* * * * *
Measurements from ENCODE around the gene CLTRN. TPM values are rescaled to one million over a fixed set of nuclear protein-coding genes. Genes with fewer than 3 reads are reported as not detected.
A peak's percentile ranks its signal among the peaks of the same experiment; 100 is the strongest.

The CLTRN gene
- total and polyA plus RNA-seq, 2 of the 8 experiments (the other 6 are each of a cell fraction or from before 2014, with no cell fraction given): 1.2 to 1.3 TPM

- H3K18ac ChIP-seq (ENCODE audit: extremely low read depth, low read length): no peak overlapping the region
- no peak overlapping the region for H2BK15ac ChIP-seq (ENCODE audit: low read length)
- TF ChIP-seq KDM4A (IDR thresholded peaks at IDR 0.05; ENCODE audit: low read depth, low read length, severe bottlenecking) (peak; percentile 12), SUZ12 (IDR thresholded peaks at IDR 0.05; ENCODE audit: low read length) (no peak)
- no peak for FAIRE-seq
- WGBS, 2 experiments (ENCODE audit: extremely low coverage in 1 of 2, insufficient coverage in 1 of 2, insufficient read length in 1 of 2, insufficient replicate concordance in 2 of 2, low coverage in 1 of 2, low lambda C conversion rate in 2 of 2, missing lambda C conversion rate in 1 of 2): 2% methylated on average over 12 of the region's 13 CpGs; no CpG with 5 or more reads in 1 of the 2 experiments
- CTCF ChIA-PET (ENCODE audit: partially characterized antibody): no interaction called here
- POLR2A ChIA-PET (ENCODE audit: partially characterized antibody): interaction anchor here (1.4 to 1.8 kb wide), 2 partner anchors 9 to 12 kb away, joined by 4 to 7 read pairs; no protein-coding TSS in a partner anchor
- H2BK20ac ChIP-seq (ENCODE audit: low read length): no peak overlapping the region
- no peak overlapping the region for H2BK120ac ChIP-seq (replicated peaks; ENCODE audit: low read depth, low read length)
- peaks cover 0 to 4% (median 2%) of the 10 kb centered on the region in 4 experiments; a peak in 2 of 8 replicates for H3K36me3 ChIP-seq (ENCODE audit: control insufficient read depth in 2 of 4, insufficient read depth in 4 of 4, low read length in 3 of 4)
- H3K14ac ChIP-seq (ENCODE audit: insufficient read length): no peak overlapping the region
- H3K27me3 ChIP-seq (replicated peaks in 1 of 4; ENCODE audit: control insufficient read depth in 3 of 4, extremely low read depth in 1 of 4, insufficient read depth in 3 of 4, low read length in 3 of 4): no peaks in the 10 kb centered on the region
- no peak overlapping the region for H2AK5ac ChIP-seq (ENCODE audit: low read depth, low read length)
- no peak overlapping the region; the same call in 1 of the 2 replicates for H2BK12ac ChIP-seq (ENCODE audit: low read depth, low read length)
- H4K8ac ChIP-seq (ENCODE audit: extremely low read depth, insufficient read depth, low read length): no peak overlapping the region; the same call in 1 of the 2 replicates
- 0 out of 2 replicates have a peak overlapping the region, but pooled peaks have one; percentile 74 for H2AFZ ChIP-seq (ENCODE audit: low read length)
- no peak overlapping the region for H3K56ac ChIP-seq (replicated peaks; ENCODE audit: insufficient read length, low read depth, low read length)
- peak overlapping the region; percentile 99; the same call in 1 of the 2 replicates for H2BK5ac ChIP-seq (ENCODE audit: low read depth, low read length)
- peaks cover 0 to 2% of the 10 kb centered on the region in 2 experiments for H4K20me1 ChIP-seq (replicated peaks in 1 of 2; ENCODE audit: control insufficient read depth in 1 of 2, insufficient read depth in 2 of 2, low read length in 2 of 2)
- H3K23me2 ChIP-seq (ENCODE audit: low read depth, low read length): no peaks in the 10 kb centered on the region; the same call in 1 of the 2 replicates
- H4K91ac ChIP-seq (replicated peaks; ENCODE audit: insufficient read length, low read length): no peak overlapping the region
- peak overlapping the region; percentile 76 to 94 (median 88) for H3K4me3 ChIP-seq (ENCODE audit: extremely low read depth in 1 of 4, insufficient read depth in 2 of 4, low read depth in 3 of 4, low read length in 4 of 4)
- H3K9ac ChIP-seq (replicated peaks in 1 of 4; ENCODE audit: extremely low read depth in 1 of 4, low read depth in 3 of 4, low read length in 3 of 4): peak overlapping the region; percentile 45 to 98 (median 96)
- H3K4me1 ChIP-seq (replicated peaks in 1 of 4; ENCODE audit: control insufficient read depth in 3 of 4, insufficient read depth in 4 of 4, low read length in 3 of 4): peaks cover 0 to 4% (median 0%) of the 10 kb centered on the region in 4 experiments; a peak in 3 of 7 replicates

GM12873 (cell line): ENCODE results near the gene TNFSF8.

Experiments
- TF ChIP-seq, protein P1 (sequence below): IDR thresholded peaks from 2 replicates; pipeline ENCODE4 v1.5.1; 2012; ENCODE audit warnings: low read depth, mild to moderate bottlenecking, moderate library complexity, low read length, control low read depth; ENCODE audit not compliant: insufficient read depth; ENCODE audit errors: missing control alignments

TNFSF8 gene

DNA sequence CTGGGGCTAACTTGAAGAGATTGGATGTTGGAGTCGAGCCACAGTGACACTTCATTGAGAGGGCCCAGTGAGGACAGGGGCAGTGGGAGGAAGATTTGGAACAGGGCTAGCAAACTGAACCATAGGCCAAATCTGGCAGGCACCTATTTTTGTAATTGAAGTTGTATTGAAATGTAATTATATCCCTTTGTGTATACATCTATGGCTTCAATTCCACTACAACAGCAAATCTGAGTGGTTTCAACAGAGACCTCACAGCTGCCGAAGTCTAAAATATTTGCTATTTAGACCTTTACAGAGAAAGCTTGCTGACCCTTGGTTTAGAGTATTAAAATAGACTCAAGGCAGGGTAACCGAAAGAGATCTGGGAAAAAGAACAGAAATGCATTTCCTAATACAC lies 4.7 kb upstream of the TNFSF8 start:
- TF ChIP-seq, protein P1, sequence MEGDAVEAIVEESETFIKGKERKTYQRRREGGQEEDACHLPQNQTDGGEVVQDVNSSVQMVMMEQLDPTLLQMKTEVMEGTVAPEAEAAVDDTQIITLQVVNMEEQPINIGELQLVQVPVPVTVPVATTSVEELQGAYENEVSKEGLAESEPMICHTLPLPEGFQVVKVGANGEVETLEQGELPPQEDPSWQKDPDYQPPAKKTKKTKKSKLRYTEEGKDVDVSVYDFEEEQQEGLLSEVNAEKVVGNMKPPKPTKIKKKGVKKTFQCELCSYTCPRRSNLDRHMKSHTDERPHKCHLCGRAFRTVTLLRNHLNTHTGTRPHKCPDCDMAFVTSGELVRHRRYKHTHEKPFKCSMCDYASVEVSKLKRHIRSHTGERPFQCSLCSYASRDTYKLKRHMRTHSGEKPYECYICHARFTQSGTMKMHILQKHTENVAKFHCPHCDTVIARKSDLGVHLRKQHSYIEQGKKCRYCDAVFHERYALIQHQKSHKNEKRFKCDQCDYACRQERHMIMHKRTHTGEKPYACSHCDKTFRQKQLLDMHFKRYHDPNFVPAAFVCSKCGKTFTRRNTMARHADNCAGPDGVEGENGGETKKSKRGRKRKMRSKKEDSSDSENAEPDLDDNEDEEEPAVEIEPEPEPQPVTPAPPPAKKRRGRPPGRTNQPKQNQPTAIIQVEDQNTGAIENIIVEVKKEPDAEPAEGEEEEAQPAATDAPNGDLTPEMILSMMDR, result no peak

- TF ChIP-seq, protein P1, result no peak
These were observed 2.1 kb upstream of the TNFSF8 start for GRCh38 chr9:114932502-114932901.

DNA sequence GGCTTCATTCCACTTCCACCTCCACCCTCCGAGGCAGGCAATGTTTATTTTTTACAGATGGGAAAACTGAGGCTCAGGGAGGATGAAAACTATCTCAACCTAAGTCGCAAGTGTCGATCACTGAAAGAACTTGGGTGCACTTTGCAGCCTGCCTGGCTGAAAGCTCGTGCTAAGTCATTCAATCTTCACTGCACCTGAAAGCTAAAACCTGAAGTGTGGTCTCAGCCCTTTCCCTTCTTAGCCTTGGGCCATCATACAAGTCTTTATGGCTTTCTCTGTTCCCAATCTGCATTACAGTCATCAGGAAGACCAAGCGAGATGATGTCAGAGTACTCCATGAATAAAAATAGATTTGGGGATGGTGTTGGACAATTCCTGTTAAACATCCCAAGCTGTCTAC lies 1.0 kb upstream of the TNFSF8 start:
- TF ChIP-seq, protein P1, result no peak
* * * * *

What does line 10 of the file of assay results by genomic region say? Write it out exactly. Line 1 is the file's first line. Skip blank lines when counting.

- CTCF ChIA-PET (ENCODE audit: partially characterized antibody): no interaction called here